Ethiopia's government has declared a unilateral cease-fire in its Tigray region as its former governing party and troops entered the regional capital, Mekelle, prompting cheers from residents.
The Ethiopian government made the announcement on state media late Monday, saying the cease-fire would take effect immediately. It follows nearly eight months of conflict in the region.
VOA journalists in Mekelle said they have not seen government soldiers in the city since Sunday.
Rebel troops from the Tigray People's Liberation Front (TPLF), which previously governed the region, announced on the party radio that their forces have entered Mekelle. Reports from the region say residents celebrated in the streets.
"The capital of Tigray, Mekelle, is under our control," Getachew Reda, a TPLF spokesperson, told Reuters by satellite phone Monday night.
The Ethiopian prime minister's spokesperson and the military's spokesperson did not respond to phone calls and messages from Reuters seeking comment.
Agence France-Presse reports the TPLF launched a major offensive last week and cited an interim government official Monday who said the fighters were closing in on the city when government troops left.
There was no immediate comment on the cease-fire from neighboring Eritrea, and it was unclear if Eritrean troops were still in the region. Tigray residents have accused Eritrean troops of carrying out atrocities in the region.
Monday's developments come after the Tigray interim administration, appointed by the federal government, called for a cease-fire to allow aid to be delivered to thousands of people facing famine in the region.
A government statement carried by state media said the cease-fire would allow farmers to till their land and aid groups to operate without the presence of military troops. It said the cease-fire would last until the end of the farming season but did not give a specific date. The country's main planting season lasts through September.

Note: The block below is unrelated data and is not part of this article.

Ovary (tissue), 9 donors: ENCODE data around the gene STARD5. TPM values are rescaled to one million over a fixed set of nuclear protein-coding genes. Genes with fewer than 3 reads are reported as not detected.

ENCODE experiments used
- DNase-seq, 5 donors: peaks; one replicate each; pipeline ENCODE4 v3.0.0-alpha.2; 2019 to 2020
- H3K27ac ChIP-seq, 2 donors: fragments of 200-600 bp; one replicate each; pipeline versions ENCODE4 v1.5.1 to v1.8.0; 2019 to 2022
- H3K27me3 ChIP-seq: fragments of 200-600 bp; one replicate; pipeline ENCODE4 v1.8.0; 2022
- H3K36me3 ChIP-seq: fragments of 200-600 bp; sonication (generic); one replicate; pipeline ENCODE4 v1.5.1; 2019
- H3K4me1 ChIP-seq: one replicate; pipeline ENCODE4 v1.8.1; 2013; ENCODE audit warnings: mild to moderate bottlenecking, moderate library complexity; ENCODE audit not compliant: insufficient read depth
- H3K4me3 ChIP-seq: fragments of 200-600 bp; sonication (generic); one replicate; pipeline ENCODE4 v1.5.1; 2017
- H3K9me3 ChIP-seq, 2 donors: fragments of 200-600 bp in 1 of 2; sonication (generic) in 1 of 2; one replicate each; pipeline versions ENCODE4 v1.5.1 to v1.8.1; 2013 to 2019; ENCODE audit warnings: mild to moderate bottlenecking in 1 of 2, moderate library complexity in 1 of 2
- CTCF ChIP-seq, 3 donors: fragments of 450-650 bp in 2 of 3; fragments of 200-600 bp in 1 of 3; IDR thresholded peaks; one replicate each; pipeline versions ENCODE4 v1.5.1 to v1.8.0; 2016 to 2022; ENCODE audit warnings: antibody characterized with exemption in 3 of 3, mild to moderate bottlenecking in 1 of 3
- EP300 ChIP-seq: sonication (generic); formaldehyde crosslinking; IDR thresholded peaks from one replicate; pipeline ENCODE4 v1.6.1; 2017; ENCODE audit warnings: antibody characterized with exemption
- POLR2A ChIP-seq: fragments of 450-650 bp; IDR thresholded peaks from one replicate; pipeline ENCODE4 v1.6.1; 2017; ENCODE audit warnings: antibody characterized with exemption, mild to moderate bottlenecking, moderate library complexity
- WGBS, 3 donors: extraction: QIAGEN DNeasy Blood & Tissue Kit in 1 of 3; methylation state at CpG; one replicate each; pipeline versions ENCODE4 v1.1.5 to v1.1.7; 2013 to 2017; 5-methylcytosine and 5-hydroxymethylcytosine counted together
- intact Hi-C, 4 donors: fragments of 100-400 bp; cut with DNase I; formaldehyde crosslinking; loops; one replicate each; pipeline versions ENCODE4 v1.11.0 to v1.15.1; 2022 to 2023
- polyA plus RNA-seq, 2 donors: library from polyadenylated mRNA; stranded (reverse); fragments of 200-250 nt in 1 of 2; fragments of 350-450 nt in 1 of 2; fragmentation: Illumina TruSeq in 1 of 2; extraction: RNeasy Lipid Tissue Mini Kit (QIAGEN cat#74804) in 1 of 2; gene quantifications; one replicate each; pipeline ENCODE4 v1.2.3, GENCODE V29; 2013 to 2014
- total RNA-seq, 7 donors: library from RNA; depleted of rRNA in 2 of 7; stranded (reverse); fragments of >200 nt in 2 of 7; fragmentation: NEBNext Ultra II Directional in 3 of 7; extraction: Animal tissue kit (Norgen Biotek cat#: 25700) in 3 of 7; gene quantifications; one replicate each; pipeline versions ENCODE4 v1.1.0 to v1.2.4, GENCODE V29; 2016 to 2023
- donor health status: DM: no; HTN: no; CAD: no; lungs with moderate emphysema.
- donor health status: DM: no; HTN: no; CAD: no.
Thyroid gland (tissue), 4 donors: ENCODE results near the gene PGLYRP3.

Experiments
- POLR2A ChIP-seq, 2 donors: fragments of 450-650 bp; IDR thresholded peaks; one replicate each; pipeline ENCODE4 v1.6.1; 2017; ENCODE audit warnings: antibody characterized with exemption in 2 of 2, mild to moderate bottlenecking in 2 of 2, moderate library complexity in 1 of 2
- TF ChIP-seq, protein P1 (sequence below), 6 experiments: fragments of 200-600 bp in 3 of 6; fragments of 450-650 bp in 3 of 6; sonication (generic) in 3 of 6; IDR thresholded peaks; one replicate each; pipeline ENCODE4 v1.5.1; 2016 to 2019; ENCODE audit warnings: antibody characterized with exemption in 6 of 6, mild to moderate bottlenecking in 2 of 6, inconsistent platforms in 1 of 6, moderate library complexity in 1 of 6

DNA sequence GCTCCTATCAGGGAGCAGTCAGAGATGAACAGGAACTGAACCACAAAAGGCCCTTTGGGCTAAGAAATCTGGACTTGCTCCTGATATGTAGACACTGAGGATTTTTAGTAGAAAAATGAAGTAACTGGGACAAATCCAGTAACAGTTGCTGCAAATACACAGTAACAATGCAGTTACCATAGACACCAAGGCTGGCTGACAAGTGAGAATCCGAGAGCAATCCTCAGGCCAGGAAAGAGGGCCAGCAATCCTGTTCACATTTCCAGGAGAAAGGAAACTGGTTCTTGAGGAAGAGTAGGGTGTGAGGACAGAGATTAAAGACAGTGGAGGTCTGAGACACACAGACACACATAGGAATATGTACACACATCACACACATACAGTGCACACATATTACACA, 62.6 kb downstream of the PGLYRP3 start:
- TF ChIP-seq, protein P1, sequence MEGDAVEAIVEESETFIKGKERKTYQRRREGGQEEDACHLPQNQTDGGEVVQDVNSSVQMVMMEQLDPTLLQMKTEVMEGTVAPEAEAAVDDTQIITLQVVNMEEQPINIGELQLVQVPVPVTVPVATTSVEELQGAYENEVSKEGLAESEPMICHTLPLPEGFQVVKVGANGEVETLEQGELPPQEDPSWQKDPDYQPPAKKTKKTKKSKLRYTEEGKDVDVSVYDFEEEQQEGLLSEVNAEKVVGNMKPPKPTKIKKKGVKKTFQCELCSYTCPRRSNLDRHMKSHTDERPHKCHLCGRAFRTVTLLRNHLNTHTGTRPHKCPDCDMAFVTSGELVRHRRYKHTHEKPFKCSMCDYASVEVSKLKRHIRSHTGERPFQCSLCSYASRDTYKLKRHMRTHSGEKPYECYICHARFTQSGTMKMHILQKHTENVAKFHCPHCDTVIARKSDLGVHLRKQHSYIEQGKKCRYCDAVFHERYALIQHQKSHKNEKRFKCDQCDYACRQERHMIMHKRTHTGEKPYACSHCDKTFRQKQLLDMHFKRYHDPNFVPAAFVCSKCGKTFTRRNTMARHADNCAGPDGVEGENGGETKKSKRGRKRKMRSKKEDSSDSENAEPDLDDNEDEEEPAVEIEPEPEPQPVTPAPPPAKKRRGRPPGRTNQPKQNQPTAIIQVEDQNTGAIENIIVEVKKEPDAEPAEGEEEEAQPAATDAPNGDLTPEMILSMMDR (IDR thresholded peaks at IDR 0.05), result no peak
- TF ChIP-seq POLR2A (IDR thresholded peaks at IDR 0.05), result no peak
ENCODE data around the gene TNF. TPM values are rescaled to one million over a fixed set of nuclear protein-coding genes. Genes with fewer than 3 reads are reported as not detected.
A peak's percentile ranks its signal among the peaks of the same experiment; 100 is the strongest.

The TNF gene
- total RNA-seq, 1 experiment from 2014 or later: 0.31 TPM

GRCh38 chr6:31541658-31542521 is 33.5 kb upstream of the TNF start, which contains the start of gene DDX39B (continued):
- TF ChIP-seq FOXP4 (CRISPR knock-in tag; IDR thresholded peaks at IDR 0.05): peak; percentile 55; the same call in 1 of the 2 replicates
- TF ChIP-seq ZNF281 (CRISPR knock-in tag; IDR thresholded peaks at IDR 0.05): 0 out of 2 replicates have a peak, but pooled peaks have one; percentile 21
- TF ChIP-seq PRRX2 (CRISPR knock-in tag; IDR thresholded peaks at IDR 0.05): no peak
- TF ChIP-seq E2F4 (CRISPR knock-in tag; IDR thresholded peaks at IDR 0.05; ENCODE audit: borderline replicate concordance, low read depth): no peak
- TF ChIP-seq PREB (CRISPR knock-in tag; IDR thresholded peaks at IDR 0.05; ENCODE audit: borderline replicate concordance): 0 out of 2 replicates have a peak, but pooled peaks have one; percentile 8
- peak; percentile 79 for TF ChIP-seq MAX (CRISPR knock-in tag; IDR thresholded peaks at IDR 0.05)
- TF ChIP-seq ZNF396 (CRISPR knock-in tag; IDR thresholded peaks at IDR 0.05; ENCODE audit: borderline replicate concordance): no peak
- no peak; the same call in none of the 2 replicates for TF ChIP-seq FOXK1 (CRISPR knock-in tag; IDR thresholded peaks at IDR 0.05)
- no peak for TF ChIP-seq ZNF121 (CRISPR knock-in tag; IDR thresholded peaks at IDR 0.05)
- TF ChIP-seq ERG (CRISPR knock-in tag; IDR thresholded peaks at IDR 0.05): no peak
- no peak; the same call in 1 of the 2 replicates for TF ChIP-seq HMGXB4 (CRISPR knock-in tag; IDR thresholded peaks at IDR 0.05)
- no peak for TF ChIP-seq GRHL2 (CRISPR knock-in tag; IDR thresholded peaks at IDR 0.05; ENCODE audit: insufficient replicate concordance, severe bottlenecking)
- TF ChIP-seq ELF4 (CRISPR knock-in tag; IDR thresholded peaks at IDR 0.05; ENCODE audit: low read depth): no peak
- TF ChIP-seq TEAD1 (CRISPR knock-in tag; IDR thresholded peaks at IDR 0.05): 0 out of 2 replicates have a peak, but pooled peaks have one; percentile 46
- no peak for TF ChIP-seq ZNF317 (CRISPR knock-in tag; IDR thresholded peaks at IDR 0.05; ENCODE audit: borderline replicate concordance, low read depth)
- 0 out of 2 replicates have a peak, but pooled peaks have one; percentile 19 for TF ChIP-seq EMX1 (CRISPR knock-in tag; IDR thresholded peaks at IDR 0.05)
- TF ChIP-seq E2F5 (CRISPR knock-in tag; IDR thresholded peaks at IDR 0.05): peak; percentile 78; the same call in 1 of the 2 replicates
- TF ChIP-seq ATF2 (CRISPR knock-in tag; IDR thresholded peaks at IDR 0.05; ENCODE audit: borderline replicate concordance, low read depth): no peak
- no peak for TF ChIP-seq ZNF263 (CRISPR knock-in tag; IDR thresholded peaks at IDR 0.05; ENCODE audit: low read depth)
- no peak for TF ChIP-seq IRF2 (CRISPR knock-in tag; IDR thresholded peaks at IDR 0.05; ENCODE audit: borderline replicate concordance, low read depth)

The United Nations says the nearly 8-month-old conflict in Tigray has pushed 350,000 people to the brink of famine, calling it the world's worst famine crisis in a decade.
Three nations, the U.S., Ireland and Britain, called late Monday for an emergency, public meeting of the U.N. Security Council. The session could be held Friday, but the date and time are up to Estonia, which holds the security council presidency. Other countries could vote to nullify the meeting, however.
On Monday, the United Nations children's agency said Ethiopian soldiers entered its office in Mekelle and dismantled satellite communications equipment.
UNICEF Executive Director Henrietta Fore said in a statement, "This act violates U.N. privileges and immunities. … We are not, and should never be, a target."
Violence in the Tigray region had intensified last week after a military airstrike on a town north of Mekelle killed more than 60 people.
WHO chief Tedros Adhanom Ghebreyesus accused Ethiopian authorities of blocking ambulances from reaching victims of the strike.
An Ethiopian military spokesman said only combatants, not civilians, were hit in the strike.
Fighting between the Ethiopian government and the TPLF broke out in November, leaving thousands of civilians dead and forcing more than 2 million people from their homes. Troops from Eritrea, Ethiopia's neighbor to the north, and Amhara, a neighboring region to the south of Tigray, also entered the conflict in support of the Ethiopian government.
VOA's Horn of Africa Service contributed to this report. This article contains content from The Associated Press, Reuters and Agence France-Presse.